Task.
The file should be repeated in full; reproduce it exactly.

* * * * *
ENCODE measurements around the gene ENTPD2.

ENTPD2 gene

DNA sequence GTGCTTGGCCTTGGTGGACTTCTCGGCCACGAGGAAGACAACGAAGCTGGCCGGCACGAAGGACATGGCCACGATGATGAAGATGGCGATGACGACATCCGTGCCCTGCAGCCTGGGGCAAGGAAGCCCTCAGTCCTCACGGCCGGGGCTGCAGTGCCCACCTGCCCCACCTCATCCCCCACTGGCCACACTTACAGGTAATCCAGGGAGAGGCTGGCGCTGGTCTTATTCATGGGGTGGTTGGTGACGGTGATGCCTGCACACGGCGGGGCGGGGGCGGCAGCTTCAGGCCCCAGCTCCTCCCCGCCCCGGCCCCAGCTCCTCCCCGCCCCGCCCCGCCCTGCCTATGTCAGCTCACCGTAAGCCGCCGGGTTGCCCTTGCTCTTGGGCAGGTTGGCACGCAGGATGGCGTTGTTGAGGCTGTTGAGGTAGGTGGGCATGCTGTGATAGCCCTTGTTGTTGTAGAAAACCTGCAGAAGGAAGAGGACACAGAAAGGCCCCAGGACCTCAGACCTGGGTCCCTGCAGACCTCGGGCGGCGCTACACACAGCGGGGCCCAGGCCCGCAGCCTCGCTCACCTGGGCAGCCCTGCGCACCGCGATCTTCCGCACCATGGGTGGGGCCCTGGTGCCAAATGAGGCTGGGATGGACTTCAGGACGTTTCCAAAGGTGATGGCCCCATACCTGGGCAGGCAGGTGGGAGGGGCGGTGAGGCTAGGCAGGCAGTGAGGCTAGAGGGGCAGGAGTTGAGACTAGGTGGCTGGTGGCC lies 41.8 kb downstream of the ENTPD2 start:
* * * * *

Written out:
ENCODE measurements around the gene ENTPD2.

ENTPD2 gene

DNA sequence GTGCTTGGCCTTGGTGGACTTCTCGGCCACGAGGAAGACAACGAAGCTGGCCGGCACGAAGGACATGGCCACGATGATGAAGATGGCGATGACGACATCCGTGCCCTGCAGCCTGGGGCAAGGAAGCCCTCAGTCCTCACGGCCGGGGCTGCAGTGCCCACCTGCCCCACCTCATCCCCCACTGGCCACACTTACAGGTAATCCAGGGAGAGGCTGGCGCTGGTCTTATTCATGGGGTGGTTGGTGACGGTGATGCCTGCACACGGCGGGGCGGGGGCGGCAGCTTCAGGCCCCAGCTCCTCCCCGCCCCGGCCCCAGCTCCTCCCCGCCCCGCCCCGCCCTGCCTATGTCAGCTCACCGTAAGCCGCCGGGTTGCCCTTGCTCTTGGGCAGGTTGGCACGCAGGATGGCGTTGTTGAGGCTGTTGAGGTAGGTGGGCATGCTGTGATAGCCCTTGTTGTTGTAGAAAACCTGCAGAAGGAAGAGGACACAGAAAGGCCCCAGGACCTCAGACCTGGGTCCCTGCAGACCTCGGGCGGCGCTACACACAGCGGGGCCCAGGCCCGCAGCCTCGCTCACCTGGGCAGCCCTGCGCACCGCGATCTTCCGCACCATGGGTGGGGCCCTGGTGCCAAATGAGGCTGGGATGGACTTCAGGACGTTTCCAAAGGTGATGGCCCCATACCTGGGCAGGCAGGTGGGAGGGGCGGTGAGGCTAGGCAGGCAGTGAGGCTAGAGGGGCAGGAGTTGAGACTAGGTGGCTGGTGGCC lies 41.8 kb downstream of the ENTPD2 start: